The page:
Review Summary: Believe me, dearest, it ain't me..
A brazen cluster of battle cry lyrics and chiming guitars smash through on opener "Hurrah," edging in Iceage's fourth LP, the long-awaited follow-up to 2014's lauded Plowing Into the Field of Love
. The Copenhagen outfit is back, turning anxiety and sex into more artful malaise, more ragged tumult. They're older, 'wiser,' sophisticated but sleazy, less brash but not yet domesticated, and the sound of Beyondless
snares that unsettled ground with style. The band coming into their own, both as writers and adults is audible in the album's every crease, and most every turn that on past LP's squealed like a buzz-saw sports a sanded, refined edge.
As expected, Elias Bender Rønnenfelt stands front and center. The doped-up, androgynous lizardry that he's made the calling card of the band's shows is in full force, as are his atonal vox. That sidelong skew ends up working on Beyondless
in more potent ways than any of the band's work, constantly straining against the orthodox arrangements, at times raising small maelstroms out of sheer nothingness. His asymmetrical vocal delivery, always the dubious implement, salvages more than one song that in the hands of a more conventional singer would fuse with the fold, amounting to little more than alternative rockers with a slight edge.
There's a strange tug of war that persists through Beyondless
, a sense that parts and elements of these songs work for the same reason they don't. The brass sections kick off like schmaltzy game show thematics, then slip into hallowed art rock virtue and back again. The Sky Ferreira cameo hits the perfect spot, then crackles to empty pop bluster a bar later. The soused cabaret pacing of "Thieves Like Us" is as engaging as it is grating. None of that is untrod ground for Iceage or Rønnenfelt, who've often thrown all and any components into the boiling pot and let what stuck stick away. Both Plowing Into the Field of Love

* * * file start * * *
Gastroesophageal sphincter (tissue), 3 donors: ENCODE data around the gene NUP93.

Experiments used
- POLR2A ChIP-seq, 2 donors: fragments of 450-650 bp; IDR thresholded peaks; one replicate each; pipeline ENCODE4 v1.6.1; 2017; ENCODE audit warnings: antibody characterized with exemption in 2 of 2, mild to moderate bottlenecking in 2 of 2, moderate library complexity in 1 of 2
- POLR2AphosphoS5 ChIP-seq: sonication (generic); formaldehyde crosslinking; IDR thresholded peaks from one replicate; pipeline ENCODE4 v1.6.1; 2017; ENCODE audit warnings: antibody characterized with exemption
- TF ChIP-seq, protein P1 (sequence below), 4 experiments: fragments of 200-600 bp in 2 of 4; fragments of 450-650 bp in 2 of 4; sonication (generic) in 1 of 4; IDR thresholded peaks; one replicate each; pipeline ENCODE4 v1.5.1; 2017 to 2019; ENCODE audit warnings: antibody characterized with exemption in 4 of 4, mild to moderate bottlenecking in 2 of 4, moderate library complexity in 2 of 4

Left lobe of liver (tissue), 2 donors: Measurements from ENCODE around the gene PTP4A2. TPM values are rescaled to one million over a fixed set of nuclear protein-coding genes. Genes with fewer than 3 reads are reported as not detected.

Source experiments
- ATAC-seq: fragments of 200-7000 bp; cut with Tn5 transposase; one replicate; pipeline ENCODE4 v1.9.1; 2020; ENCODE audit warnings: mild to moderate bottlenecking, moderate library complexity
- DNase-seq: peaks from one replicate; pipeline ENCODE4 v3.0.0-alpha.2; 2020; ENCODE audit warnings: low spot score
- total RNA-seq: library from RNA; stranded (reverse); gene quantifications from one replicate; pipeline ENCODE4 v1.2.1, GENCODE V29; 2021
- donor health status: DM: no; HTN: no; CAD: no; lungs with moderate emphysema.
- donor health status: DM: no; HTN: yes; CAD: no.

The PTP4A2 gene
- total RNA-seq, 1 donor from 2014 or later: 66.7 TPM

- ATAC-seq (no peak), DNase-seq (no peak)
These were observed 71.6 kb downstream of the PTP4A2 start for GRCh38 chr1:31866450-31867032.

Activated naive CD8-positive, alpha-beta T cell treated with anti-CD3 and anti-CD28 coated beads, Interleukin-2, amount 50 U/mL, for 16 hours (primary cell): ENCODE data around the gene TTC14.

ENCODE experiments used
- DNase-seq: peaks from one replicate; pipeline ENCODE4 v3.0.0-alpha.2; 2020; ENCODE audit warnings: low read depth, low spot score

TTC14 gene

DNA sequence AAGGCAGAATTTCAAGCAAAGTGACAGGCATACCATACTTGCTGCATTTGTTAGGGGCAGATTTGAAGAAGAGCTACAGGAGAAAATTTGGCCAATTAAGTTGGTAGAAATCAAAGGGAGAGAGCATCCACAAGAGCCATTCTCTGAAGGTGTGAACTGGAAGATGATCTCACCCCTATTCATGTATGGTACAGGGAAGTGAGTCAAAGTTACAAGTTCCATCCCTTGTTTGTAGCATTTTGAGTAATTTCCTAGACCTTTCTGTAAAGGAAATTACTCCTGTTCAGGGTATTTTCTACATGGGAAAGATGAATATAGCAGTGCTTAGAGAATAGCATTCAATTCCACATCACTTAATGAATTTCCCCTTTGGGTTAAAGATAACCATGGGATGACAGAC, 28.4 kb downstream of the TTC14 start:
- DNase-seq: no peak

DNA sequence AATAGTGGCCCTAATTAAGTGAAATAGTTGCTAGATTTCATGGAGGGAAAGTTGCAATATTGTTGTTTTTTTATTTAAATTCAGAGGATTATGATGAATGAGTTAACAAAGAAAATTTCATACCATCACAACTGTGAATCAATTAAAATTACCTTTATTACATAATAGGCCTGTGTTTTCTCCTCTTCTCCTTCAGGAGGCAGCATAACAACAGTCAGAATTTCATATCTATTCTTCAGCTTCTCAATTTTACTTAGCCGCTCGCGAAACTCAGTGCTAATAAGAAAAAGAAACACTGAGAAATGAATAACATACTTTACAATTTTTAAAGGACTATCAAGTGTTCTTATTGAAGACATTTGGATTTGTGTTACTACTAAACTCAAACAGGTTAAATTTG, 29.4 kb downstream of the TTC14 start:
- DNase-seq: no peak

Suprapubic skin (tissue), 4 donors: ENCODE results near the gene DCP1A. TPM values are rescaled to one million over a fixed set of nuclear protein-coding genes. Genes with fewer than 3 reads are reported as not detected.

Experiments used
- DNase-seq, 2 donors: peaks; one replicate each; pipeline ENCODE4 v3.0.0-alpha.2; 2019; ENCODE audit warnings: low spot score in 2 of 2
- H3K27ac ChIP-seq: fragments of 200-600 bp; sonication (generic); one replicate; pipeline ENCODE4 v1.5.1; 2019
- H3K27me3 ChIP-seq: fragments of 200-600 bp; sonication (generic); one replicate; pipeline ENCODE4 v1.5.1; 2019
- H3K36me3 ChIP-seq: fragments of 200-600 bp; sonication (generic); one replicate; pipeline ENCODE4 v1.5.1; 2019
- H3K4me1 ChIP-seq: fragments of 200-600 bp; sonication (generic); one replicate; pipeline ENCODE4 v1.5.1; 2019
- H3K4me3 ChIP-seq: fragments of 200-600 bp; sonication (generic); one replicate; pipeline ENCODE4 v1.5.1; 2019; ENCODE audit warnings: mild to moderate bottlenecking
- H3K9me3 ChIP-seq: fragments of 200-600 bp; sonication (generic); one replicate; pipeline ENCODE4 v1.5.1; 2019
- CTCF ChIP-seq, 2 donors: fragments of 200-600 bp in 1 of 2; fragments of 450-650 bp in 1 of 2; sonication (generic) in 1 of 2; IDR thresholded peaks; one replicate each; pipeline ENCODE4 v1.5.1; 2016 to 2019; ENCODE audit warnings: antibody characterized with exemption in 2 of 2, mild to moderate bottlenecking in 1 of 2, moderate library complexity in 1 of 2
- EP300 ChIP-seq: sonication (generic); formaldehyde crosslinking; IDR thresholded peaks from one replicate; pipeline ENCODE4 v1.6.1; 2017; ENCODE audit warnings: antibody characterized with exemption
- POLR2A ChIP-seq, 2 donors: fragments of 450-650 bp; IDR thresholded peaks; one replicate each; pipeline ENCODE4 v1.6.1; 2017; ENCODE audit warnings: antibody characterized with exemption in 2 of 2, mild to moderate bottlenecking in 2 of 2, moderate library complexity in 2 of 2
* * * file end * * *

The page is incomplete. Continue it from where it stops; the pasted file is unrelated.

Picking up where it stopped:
and the punishingly prolonged, ramshackle dirges of Marching Church functioned along the same lines, pulling the listener in with something gratifyingly idiosyncratic, only to jilt it all to hell by doing something too sloppily, too indulgently or just too badly. It's hard to say if any of that is a damned thing to do, and in some ways, that is what forms the appeal of not only Iceage, but (post)punk in general.
Ultimately, this is bombast, and unlike the band's earlier scorchers, it's bombast of a more prosaic sort. It's a strong rock record that sits comfortably someplace between hot-blooded and keenly remote. There are spots where Iceage's newly-minted maturity works in all the right ways, and when it all clicks, like on the trumpet-laced "Showtime" and the deliriously vast-sounding title track, they seem as intrepid and unbound as they and the listeners want them to be. And there is more than enough deft songwriting here to save the record from being a square affair. But all things considered, and given the band's stormy and unostentatious beginnings, as far as taking strides forward go, this one is a mere slide to the side.